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Published on May 15, 2024
Tennessee Governor Bill Lee Signs Bill Authorizing Death Penalty for Aggravated Child Rape CasesSource: Ken Piorkowski, CC BY-SA 2.0, via Wikimedia Commons

Tennessee Governor Bill Lee has put his signature on a contentious piece of legislation that blazes a new and chilling trail in the state's criminal justice system. Beginning July 1, adults found guilty of aggravated rape of a child could find themselves facing the ultimate punishment—death. This bill, signed into law without much fanfare by Gov. Lee on May 9, has ignited a fiery debate across the Volunteer State.

According to WSMV, SB1834/HB1663, as introduced by Sen. Jack Johnson, R-Franklin, and Rep. William Lamberth, R-Portland, "authorizes the death penalty as a punishment for rape of a child, aggravated rape of a child, or especially aggravated rape of a child." This means that come July, perpetrators of such heinous acts against minors may very well end up on Tennessee's death row.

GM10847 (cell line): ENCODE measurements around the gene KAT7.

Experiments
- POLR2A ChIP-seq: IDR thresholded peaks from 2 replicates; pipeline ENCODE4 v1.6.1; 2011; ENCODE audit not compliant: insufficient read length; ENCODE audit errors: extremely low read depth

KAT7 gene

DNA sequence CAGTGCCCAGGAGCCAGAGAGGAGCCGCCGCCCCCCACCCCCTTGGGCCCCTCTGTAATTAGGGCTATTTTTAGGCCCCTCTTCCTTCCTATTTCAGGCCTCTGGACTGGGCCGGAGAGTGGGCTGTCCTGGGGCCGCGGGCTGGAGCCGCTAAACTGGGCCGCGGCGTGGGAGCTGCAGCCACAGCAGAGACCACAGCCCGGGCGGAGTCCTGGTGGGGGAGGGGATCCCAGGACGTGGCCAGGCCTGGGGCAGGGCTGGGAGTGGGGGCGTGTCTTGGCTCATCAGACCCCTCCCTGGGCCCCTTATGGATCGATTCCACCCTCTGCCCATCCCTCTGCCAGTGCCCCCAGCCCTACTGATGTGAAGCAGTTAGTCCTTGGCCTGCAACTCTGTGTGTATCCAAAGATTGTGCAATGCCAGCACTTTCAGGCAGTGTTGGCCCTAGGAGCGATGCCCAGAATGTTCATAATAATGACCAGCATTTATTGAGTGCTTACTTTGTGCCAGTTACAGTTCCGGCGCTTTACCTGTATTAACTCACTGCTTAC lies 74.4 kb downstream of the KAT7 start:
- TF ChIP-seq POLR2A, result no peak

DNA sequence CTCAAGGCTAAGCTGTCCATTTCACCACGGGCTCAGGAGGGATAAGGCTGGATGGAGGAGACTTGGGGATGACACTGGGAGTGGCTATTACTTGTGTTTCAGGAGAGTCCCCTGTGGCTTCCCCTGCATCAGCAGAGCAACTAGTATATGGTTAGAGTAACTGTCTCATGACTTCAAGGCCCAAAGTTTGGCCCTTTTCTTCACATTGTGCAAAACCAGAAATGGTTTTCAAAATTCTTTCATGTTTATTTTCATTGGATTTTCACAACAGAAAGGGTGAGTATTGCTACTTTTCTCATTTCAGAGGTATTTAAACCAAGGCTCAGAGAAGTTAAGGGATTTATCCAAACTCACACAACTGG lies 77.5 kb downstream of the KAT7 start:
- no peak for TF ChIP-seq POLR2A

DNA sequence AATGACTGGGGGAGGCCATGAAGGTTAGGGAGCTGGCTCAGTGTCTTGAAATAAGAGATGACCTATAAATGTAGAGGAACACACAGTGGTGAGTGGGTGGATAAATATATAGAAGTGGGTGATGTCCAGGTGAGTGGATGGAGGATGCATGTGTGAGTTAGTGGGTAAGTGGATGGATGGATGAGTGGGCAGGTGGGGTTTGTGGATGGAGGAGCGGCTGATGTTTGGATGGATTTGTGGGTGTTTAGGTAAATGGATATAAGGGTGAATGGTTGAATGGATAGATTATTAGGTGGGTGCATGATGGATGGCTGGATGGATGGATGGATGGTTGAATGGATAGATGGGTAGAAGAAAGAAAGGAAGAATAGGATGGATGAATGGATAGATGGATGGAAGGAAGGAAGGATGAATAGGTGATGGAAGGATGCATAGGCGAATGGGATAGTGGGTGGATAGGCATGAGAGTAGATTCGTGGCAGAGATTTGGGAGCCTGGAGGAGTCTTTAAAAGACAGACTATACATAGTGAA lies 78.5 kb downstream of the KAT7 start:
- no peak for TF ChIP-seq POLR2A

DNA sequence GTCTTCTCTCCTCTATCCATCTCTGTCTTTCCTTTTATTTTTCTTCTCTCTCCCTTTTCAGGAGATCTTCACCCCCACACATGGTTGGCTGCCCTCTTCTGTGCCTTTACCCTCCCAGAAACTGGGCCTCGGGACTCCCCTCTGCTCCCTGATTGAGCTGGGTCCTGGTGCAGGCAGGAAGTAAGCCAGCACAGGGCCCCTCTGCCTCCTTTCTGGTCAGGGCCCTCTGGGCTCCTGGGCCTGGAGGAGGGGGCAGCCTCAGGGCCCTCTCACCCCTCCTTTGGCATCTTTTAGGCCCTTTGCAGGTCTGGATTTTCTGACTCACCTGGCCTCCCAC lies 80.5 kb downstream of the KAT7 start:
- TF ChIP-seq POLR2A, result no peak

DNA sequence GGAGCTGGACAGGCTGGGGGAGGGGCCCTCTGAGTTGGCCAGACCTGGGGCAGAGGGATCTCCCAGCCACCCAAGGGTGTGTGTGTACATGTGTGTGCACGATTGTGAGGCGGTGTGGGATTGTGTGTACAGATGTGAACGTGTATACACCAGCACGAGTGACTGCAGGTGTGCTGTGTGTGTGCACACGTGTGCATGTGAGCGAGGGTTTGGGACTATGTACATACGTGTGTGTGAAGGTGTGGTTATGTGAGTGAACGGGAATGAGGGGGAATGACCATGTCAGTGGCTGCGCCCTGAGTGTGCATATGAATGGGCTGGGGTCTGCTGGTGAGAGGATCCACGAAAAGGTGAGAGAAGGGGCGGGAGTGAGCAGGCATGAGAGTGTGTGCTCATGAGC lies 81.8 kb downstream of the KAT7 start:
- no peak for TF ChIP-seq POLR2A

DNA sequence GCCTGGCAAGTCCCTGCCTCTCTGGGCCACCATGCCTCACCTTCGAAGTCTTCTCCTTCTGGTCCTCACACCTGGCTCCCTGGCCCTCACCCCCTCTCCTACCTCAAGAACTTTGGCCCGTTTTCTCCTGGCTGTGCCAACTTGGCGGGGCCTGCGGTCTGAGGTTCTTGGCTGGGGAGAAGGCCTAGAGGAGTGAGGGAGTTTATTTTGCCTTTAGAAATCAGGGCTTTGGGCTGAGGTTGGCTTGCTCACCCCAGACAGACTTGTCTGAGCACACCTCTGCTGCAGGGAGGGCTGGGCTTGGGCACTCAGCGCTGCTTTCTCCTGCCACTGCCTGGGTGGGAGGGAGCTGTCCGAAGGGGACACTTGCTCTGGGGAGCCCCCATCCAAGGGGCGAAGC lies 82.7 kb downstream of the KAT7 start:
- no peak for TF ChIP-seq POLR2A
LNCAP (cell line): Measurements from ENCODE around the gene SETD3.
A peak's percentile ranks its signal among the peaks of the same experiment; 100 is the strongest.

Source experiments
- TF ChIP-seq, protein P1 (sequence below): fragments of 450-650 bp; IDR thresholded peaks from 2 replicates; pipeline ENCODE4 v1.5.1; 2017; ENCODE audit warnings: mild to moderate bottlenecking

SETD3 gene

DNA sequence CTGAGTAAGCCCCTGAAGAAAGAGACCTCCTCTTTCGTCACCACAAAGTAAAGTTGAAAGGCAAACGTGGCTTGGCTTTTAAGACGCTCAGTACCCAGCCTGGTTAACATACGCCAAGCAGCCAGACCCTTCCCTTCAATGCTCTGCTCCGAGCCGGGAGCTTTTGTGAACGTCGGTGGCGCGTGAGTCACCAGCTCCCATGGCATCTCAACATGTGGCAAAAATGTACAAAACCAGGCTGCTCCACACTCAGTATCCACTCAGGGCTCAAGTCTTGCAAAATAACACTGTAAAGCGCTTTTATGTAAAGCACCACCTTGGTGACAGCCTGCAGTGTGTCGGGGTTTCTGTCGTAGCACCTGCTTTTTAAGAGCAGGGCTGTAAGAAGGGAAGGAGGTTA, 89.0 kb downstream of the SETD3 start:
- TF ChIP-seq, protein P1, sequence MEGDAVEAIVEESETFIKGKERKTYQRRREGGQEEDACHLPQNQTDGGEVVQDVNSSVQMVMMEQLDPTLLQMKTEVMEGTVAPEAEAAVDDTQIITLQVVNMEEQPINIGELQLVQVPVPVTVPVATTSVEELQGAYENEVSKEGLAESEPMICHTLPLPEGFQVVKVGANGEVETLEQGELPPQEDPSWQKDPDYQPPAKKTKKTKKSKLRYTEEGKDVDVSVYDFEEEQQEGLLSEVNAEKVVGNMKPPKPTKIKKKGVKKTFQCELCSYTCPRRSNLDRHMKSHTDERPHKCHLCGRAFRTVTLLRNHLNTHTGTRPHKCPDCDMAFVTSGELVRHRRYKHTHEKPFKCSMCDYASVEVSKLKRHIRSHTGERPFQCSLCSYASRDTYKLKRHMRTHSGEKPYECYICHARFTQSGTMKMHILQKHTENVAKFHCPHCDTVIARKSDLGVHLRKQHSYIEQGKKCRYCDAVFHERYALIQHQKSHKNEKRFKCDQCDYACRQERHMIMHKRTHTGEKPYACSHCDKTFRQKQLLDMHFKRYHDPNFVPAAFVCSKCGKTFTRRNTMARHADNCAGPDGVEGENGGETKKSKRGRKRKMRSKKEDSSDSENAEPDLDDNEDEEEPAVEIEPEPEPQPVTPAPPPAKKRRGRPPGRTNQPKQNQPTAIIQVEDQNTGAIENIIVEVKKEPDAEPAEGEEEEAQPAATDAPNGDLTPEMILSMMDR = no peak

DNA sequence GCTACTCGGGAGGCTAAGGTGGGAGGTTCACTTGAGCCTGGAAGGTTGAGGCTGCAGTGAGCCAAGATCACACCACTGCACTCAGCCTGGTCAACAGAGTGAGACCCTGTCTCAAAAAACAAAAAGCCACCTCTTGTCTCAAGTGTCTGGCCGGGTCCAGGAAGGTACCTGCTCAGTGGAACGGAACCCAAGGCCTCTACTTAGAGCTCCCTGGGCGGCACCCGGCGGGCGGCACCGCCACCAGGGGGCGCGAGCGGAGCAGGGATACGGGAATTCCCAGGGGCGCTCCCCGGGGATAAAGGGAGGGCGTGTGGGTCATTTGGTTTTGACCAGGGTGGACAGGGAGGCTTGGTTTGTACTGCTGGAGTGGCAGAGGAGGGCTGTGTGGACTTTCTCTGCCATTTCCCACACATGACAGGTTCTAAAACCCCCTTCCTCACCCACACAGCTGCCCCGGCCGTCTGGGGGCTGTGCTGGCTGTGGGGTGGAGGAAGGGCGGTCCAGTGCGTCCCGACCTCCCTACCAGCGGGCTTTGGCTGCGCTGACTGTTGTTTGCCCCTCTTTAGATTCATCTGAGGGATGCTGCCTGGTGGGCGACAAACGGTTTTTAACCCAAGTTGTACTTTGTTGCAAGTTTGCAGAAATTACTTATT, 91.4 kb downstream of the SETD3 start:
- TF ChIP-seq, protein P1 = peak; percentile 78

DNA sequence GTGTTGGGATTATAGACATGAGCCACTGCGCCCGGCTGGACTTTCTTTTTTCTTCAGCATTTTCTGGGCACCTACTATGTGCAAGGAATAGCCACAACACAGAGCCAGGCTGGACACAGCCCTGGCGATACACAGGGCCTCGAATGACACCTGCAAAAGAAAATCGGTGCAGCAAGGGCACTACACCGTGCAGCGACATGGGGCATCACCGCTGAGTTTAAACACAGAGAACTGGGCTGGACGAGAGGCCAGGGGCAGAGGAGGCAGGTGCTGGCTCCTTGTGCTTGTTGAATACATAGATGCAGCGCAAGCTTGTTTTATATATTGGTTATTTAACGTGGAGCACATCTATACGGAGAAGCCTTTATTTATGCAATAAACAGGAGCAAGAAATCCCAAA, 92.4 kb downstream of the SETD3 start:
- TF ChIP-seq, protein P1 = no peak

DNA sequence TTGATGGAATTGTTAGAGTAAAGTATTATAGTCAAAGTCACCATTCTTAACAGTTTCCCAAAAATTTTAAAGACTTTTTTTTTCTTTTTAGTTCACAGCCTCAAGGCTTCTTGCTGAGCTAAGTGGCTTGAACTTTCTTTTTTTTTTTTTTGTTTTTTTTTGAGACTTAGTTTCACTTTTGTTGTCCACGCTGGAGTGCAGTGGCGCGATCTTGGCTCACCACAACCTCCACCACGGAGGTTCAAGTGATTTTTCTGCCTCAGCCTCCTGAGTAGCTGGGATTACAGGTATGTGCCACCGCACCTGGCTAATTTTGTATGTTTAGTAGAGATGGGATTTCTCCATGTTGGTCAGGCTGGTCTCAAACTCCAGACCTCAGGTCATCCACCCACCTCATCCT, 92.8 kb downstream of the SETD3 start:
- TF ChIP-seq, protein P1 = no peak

The ABC News report reveals that the bill's supporters are banking on the chance that a conservatively-leaning Supreme Court might reverse the standing ruling that deems capital punishment unconstitutional in child sexual battery cases. This echoes an approach similar to that which led to the overturning of Roe v. Wade in 2022. "We’re simply challenging a ruling," Republican Sen. Janice Bowling stated during a debate last month.

Not everyone sees the law in the brave light shined by its proponents. Critics, including Democratic lawmakers and child advocates, have expressed deep concerns. They fear the law might backfire, silencing victims who will dread the thought of their testimony leading to an execution—especially since many are abused by family members or close friends. They argue that the new punishment could drive predators to kill their victims to avoid a harsher sentence. "Crimes against children are some of the most heinous that there are," Gov. Lee told reporters on Tuesday, as per Newsweek.

Current execution laws in Tennessee are under scrutiny. With all executions suspended while officials reassess the lethal injection process—a decision sparked by a blistering report last year revealing serious flaws—there's uncertainty about when or how the new law will be fully actionable.